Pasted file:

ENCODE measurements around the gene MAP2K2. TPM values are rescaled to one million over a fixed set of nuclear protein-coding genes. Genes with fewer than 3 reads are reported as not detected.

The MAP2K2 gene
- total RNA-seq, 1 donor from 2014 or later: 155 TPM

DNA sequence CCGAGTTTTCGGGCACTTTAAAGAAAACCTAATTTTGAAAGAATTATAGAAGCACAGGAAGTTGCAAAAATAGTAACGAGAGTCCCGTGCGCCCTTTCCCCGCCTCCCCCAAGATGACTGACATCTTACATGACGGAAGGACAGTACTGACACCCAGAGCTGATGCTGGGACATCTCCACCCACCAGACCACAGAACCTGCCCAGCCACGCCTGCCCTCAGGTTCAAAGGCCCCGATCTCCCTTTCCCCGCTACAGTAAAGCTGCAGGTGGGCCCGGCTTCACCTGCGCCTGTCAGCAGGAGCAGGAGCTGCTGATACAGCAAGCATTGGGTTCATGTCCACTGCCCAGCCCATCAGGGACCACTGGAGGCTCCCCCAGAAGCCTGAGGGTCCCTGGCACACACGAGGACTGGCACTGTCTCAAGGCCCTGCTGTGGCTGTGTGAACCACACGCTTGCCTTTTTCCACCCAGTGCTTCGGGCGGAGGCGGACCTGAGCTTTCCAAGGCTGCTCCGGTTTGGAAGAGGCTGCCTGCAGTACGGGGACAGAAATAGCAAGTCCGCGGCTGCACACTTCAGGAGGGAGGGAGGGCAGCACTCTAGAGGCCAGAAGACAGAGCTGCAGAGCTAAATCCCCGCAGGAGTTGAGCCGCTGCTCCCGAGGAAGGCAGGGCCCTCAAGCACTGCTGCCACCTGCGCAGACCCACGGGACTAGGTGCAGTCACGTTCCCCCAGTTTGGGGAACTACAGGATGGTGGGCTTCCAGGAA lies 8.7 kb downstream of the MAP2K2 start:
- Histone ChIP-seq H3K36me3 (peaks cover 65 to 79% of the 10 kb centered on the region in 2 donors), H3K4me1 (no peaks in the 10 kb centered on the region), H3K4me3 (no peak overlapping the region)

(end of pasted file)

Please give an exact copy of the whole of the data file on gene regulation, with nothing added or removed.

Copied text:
ENCODE measurements around the gene MAP2K2. TPM values are rescaled to one million over a fixed set of nuclear protein-coding genes. Genes with fewer than 3 reads are reported as not detected.

The MAP2K2 gene
- total RNA-seq, 1 donor from 2014 or later: 155 TPM

DNA sequence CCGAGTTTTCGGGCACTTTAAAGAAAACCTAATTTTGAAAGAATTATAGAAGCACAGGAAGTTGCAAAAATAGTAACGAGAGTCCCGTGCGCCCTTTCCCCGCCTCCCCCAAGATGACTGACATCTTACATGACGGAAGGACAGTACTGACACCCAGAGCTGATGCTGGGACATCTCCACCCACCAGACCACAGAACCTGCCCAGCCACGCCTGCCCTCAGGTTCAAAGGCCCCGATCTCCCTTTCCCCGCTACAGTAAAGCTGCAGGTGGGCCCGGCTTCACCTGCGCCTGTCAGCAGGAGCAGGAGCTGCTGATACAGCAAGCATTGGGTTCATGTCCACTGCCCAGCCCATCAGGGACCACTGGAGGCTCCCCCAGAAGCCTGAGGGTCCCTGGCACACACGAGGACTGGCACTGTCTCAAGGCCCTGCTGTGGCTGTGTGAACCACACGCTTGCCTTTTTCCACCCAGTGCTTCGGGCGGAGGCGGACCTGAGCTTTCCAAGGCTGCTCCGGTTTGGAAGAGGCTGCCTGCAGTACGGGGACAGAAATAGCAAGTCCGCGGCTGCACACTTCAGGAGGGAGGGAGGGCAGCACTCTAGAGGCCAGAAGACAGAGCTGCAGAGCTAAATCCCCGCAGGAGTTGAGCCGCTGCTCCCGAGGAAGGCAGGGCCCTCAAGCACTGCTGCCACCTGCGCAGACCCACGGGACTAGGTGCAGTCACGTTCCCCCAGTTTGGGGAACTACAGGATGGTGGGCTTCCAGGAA lies 8.7 kb downstream of the MAP2K2 start:
- Histone ChIP-seq H3K36me3 (peaks cover 65 to 79% of the 10 kb centered on the region in 2 donors), H3K4me1 (no peaks in the 10 kb centered on the region), H3K4me3 (no peak overlapping the region)